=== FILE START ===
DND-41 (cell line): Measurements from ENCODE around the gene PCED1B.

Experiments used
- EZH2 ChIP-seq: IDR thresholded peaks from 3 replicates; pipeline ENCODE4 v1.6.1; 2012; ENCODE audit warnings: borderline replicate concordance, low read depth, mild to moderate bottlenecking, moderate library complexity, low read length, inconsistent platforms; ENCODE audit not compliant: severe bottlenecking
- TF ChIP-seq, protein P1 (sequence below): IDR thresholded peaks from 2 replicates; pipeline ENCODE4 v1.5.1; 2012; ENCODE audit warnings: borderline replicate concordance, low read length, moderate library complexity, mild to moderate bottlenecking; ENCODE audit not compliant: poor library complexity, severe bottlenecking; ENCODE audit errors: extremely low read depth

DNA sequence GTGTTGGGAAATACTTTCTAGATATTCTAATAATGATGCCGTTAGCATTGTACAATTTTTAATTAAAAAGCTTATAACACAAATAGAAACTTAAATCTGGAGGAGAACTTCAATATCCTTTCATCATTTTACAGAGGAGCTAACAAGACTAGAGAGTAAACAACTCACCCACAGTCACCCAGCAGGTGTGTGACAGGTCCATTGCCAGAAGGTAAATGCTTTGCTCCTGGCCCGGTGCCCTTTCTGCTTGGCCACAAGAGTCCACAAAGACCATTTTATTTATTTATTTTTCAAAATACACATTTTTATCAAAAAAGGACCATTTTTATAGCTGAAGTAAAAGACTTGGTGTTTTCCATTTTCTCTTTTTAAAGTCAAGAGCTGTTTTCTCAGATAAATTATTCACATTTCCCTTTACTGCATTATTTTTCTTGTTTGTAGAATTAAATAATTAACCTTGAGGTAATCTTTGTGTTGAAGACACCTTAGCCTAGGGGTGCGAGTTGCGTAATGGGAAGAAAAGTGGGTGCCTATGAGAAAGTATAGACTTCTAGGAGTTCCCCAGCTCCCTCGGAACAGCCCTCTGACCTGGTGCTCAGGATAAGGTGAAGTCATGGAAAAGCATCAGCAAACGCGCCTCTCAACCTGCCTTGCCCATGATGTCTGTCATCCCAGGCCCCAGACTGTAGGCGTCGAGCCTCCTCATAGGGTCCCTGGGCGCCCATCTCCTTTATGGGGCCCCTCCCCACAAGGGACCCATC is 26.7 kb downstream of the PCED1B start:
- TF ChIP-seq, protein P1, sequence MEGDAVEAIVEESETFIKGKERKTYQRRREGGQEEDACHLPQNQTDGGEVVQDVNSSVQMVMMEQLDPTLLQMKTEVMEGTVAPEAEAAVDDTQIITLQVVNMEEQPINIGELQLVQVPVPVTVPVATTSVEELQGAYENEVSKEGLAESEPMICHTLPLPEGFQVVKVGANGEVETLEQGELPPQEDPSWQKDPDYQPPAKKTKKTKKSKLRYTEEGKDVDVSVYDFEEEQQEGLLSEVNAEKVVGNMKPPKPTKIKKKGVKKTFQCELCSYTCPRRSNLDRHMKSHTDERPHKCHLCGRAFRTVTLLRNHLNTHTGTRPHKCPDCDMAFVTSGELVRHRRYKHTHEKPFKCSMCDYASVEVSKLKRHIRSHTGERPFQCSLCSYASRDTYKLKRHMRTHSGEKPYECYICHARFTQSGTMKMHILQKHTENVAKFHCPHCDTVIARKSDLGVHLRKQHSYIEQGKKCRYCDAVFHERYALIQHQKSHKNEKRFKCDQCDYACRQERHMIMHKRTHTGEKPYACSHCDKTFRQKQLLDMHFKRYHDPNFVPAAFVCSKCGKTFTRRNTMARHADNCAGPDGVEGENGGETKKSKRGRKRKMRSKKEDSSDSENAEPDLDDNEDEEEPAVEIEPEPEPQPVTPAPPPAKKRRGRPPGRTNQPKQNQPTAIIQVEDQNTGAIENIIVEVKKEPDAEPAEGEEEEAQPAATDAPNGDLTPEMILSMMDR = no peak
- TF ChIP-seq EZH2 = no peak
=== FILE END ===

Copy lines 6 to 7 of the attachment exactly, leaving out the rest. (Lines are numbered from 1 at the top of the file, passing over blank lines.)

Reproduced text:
- TF ChIP-seq, protein P1, sequence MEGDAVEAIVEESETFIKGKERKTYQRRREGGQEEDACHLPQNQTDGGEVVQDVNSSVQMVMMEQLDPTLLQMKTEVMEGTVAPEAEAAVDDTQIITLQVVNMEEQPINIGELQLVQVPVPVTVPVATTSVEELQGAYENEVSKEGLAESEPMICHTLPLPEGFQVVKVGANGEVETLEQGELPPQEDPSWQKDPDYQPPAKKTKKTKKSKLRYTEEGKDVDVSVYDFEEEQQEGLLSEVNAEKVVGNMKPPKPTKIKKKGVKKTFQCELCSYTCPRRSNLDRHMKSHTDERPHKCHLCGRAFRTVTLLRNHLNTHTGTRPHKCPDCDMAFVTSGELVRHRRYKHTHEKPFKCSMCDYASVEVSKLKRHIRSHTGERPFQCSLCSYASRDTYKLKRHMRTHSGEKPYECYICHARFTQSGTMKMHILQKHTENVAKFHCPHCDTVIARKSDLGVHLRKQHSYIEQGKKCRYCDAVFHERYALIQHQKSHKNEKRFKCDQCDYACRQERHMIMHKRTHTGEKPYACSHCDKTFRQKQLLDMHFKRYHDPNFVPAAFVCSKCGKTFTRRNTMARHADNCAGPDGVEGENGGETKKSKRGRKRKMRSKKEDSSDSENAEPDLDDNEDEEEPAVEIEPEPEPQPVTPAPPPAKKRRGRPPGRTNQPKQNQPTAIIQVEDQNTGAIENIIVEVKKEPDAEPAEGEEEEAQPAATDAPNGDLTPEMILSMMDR = no peak
- TF ChIP-seq EZH2 = no peak